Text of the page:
Special Issue "Redox Active Metals in Neurodegenerative Diseases: Therapeutic Implications"
Deadline for manuscript submissions: 30 June 2021.
Redox-active metals play an important role in regulating various cellular pathways important for normal brain function, participating in processes such as myelination, synthesis and release of neurotransmitters, protein turnover, synthesis of neurotrophic factors, antioxidant defense and many others. The metabolism of these metals is tightly regulated by homeostatic systems, including transmembrane proteins and metallopochaperones, which regulate their absorption, intracellular localization, or excretion. Abnormalities in metal homeostasis are closely related to the onset and progression of neurodegenerative diseases. The proposal was even formulated of developing Redox Neurology as an independent subgroup of Neurology. Metal ion imbalance can induce oxidative stress, promote neuroinflammation, overproduction of amyloid-β, cause tau hyperphosphorylation, as well as mitochondrial and autophagic dysfunctions, which may initiate or intensify the aggregation of pathological forms of proteins and impair synaptic functions; it may also disrupt the function of endoplasmic organelles, causing endoplasmic stress. Changes due to metal ion imbalance can also aggravate abnormal distribution and deposition of metal ions, which can lead to chronic neurodegeneration. In recent years, the influence of redox metals on neurodegenerative diseases has been intensively studied. Despite the advances in knowledge, it is still not clear in which diseases redox active metals play a major or secondary pathogenic role, how redox active metals move from vital functions to playing a key role in pathological processes; what pathogenic mechanisms are involved in tissue damage induced by redox active metals, what protective mechanisms are disturbed in disease states. More knowledge is needed about possible therapeutic intervention strategies to prevent / reduce the pathogenic process caused or exacerbated by redox active metals.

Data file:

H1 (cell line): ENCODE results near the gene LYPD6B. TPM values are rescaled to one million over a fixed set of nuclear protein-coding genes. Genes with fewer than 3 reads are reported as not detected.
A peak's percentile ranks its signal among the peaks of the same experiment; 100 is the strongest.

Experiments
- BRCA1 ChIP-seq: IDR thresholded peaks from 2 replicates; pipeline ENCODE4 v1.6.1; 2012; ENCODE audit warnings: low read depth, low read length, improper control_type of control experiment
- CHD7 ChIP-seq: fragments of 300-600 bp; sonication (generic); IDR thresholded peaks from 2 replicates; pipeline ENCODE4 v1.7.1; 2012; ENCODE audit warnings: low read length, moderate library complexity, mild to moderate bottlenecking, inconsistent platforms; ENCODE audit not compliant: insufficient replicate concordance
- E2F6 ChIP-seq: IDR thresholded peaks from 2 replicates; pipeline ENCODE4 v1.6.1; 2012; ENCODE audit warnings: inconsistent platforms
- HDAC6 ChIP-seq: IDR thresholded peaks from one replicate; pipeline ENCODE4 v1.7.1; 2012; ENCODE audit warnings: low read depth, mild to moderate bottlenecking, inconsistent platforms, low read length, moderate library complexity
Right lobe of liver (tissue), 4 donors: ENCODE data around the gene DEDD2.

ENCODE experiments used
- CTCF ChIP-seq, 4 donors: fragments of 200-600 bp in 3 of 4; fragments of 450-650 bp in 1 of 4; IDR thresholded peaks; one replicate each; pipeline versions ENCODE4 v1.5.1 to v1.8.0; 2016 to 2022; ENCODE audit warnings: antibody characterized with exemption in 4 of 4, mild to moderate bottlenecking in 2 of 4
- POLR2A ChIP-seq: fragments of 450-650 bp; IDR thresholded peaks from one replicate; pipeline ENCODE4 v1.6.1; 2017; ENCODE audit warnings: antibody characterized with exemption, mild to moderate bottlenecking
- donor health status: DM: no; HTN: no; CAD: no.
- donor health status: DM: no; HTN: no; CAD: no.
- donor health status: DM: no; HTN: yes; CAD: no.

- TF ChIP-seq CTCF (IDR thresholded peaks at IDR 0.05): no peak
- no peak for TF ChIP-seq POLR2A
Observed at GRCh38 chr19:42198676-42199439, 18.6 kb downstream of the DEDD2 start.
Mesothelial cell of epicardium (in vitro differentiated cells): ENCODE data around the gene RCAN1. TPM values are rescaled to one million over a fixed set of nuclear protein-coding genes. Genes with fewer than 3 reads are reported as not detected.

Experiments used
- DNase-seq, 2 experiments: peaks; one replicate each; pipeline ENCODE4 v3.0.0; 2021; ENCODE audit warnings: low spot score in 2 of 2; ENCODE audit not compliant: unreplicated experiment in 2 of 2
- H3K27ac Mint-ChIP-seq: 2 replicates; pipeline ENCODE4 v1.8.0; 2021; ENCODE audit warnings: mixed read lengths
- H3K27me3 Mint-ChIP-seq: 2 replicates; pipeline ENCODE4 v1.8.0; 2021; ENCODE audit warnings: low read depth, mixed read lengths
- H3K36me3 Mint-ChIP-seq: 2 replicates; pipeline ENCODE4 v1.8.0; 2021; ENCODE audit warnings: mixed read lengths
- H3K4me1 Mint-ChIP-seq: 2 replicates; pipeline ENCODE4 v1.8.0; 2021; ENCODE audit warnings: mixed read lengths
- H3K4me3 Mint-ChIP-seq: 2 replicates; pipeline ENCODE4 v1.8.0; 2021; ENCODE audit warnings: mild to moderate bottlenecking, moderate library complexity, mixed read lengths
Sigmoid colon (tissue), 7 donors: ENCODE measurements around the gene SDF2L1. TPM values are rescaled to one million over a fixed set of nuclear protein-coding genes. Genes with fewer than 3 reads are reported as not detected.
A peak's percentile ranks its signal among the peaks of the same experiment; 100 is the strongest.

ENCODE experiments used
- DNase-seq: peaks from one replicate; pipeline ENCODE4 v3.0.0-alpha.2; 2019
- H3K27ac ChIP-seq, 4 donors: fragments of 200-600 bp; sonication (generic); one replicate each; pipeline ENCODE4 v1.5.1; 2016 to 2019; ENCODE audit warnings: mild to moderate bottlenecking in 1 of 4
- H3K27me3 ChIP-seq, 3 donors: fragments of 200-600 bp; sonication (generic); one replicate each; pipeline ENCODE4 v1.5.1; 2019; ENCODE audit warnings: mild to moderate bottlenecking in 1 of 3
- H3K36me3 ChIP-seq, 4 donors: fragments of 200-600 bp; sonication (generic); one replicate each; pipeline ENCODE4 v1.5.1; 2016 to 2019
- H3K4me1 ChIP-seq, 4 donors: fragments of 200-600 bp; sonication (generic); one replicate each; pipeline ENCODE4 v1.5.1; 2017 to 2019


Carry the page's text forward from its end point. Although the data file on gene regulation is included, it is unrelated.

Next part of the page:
This special issue is dedicated to the latest advances in research into the role of redox active metals in neurodegeneration. The aim is to provide an in-depth understanding of the fundamental role of copper, iron, cadmium, manganese and lesser known trace reactive metals in neurodegenerative brain diseases, and to present the results of experimental and clinical studies on pharmacological interventions to reverse metallic abnormalities that could be useful in treating common neurodegenerative diseases such as Alzheimer's disease, Parkinson's disease, amyotrophic lateral sclerosis, and other conditions such as stroke, multiple sclerosis, and hereditary diseases. Proposals for new therapeutic approaches to prevent and / or restore neurological changes by targeting any target at any stage of redox-active metal induced or exacerbated processes are welcome.
Prof. Dr. Grażyna Gromadzka
Manuscript Submission Information
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